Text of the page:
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As I mentioned in this article on using some verbs in Italian, like mancare and perdere, incorrectly, there are lots of other verbs that we can play with when it comes to figuring out the differences between how Italians understand something and how English speakers perceive it.
You know, it’s the whole “You didn’t MISS the train…you LOST it”, with the verbs “mancare” and “perdere” respectively.
While these are found in droves throughout all of the language (if you’re looking), here are another four to add to your repertoire.
Case #1: Don’t use “prendere”, use “fare”
— Did you “take” a nap or did you “make” a nap?
If you read the first article, you’ll notice that “prendere” is a second offender.
In fact, there are so many instances where “prendere – to take” is mistaken as the right verb when “fare – to make” should actually be used.
In English, we say we “take” a break (as if they are ours for the choosing), and in Italian, they “make” breaks (which, in my humble opinion, is much more forward-thinking).
So in Italian, “to take a break” would be “fare una pausa”.
As in, “Sono stanchissima! Devo fare una pausa.” – I’m so tired! I need to take a break.
Cocktail party fact: Because language is flexible and doesn’t always have clear cut rules, I have to tell you that you could use “prendere” with “to take a break”. It’s less common, but you could say “Devo prendermi una pausa”. In this case, “prendere” would have to be used in its reflexive form “prendersi”.
Here are some other instances where us English speakers might try to use “prendere”, when in reality, we should use “fare”:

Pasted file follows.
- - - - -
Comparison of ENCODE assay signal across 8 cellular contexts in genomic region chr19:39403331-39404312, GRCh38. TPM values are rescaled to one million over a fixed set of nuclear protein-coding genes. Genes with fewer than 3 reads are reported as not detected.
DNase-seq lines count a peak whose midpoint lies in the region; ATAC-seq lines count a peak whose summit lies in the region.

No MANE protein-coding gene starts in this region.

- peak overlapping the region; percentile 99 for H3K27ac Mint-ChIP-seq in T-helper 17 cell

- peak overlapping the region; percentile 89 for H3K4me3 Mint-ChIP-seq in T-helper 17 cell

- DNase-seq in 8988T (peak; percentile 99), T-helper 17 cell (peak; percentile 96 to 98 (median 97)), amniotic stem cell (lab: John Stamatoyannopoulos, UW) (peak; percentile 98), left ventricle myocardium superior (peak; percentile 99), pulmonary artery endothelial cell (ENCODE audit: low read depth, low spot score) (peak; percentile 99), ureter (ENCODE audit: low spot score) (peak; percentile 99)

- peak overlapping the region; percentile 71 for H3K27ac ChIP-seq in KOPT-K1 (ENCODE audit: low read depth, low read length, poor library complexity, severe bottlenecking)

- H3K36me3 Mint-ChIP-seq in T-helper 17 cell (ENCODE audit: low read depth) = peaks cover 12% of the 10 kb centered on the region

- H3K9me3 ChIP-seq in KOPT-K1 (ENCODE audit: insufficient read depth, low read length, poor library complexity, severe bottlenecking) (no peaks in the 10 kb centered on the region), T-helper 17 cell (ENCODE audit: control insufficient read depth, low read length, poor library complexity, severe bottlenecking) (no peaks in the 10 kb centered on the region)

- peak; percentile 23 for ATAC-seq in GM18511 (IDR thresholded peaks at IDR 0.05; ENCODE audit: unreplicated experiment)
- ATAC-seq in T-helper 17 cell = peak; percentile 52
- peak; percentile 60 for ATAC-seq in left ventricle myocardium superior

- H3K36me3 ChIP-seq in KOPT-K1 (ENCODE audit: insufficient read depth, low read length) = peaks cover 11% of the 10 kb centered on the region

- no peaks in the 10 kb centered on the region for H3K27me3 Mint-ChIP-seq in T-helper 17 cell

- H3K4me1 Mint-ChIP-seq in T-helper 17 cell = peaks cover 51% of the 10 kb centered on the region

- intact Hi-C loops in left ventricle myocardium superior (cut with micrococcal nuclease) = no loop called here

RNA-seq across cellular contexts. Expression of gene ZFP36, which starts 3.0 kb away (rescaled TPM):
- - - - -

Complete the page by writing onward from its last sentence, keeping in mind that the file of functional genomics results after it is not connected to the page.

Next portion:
— fare una foto – to take a photo
— fare una passeggiata – to take a walk
— fare un passo indietro – to take a step back
— fare un lungo viaggio – to take a long trip
— fare una doccia – to take a shower
Verb #2: Don’t use “avere”, use “fare”
— Did you “have” breakfast or did you “do” breakfast?
The verb “avere” is a second offender as well, and it’s not by pure coincidence that these second offenses are happening.
The verbs that trip English speakers up are often the same ones over and over again.
So, in this specific case, we say “I already had breakfast this morning”, but in Italian, they would say “I already did breakfast this morning”, using the verb “fare – to make, to do”, instead of the verb “avere – to have”.
In Italian, that example sentence would be “Questa mattina ho già fatto colazione”.
Here are a couple other instances where us English speakers might try to use “avere”, when in reality, we should use “fare”:
— fare fatica a – to have difficulty
— fare sesso – to have sex
Verb #3: Don’t use “dire”, use “raccontare”
–Did you “tell” the story, or did you “recount” the story?
In English, we say “I told her a story”, but in Italian, they would say, “I recounted the story to her”.
So, in Italian, that would be “Le ho raccontato una storia”.
The verb “raccontare” is typically used with any situation where something has to be told in a narrative format, like “raccontare notizie” – to tell the news.
Verb #4: Don’t use “spendere”, use “passare”
— Did you “spend” time or did you “pass” time?
In English, we say “I spent this summer in Italy”, but in Italian, they would say “I passed this summer in Italy”.
In Italian, that would be “Ho passato quest’estate in Italia”.
Have any other commonly confused verbs to add to the list? Add them in the comments below!